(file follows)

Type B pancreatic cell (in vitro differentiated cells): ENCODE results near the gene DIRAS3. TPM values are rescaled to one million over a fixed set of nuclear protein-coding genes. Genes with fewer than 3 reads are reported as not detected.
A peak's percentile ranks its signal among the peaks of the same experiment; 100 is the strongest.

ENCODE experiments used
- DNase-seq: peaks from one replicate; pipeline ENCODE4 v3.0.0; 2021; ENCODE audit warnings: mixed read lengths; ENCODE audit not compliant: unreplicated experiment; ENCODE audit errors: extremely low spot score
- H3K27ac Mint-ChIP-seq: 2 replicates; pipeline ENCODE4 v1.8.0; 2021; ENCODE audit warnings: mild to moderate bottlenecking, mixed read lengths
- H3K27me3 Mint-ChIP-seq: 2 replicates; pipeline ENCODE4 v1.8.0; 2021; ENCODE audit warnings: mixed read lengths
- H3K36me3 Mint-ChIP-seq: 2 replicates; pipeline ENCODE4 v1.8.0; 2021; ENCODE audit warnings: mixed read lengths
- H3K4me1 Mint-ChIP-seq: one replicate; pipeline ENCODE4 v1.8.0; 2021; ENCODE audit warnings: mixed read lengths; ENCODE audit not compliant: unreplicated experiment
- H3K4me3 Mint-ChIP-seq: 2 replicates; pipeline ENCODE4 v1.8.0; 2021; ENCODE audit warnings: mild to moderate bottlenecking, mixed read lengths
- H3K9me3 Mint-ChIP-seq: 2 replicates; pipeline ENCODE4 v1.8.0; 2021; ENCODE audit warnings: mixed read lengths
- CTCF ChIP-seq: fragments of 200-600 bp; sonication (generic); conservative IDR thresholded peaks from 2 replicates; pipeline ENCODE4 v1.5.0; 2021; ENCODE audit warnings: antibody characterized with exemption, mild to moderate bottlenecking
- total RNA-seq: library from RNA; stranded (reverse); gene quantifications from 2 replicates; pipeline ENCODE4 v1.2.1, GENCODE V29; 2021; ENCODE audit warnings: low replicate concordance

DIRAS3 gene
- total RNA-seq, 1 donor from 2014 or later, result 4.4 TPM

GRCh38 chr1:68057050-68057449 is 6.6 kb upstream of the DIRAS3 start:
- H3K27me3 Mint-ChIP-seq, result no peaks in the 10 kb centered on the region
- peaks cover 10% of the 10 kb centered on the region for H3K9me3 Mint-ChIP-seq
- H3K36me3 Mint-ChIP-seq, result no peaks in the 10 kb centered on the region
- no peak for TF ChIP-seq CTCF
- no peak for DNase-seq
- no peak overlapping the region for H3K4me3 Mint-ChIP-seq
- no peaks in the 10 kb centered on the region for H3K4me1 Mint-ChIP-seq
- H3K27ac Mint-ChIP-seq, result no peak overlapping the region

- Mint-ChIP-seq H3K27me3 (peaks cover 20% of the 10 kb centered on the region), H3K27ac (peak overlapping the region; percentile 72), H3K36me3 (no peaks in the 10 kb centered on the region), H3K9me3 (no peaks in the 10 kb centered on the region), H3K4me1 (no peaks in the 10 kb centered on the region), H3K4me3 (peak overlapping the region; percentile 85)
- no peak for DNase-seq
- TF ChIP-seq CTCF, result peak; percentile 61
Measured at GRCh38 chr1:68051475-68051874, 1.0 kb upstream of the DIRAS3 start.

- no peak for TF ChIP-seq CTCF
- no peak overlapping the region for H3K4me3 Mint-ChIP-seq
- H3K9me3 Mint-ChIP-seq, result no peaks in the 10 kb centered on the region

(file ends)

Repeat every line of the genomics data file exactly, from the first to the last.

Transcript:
Type B pancreatic cell (in vitro differentiated cells): ENCODE results near the gene DIRAS3. TPM values are rescaled to one million over a fixed set of nuclear protein-coding genes. Genes with fewer than 3 reads are reported as not detected.
A peak's percentile ranks its signal among the peaks of the same experiment; 100 is the strongest.

ENCODE experiments used
- DNase-seq: peaks from one replicate; pipeline ENCODE4 v3.0.0; 2021; ENCODE audit warnings: mixed read lengths; ENCODE audit not compliant: unreplicated experiment; ENCODE audit errors: extremely low spot score
- H3K27ac Mint-ChIP-seq: 2 replicates; pipeline ENCODE4 v1.8.0; 2021; ENCODE audit warnings: mild to moderate bottlenecking, mixed read lengths
- H3K27me3 Mint-ChIP-seq: 2 replicates; pipeline ENCODE4 v1.8.0; 2021; ENCODE audit warnings: mixed read lengths
- H3K36me3 Mint-ChIP-seq: 2 replicates; pipeline ENCODE4 v1.8.0; 2021; ENCODE audit warnings: mixed read lengths
- H3K4me1 Mint-ChIP-seq: one replicate; pipeline ENCODE4 v1.8.0; 2021; ENCODE audit warnings: mixed read lengths; ENCODE audit not compliant: unreplicated experiment
- H3K4me3 Mint-ChIP-seq: 2 replicates; pipeline ENCODE4 v1.8.0; 2021; ENCODE audit warnings: mild to moderate bottlenecking, mixed read lengths
- H3K9me3 Mint-ChIP-seq: 2 replicates; pipeline ENCODE4 v1.8.0; 2021; ENCODE audit warnings: mixed read lengths
- CTCF ChIP-seq: fragments of 200-600 bp; sonication (generic); conservative IDR thresholded peaks from 2 replicates; pipeline ENCODE4 v1.5.0; 2021; ENCODE audit warnings: antibody characterized with exemption, mild to moderate bottlenecking
- total RNA-seq: library from RNA; stranded (reverse); gene quantifications from 2 replicates; pipeline ENCODE4 v1.2.1, GENCODE V29; 2021; ENCODE audit warnings: low replicate concordance

DIRAS3 gene
- total RNA-seq, 1 donor from 2014 or later, result 4.4 TPM

GRCh38 chr1:68057050-68057449 is 6.6 kb upstream of the DIRAS3 start:
- H3K27me3 Mint-ChIP-seq, result no peaks in the 10 kb centered on the region
- peaks cover 10% of the 10 kb centered on the region for H3K9me3 Mint-ChIP-seq
- H3K36me3 Mint-ChIP-seq, result no peaks in the 10 kb centered on the region
- no peak for TF ChIP-seq CTCF
- no peak for DNase-seq
- no peak overlapping the region for H3K4me3 Mint-ChIP-seq
- no peaks in the 10 kb centered on the region for H3K4me1 Mint-ChIP-seq
- H3K27ac Mint-ChIP-seq, result no peak overlapping the region

- Mint-ChIP-seq H3K27me3 (peaks cover 20% of the 10 kb centered on the region), H3K27ac (peak overlapping the region; percentile 72), H3K36me3 (no peaks in the 10 kb centered on the region), H3K9me3 (no peaks in the 10 kb centered on the region), H3K4me1 (no peaks in the 10 kb centered on the region), H3K4me3 (peak overlapping the region; percentile 85)
- no peak for DNase-seq
- TF ChIP-seq CTCF, result peak; percentile 61
Measured at GRCh38 chr1:68051475-68051874, 1.0 kb upstream of the DIRAS3 start.

- no peak for TF ChIP-seq CTCF
- no peak overlapping the region for H3K4me3 Mint-ChIP-seq
- H3K9me3 Mint-ChIP-seq, result no peaks in the 10 kb centered on the region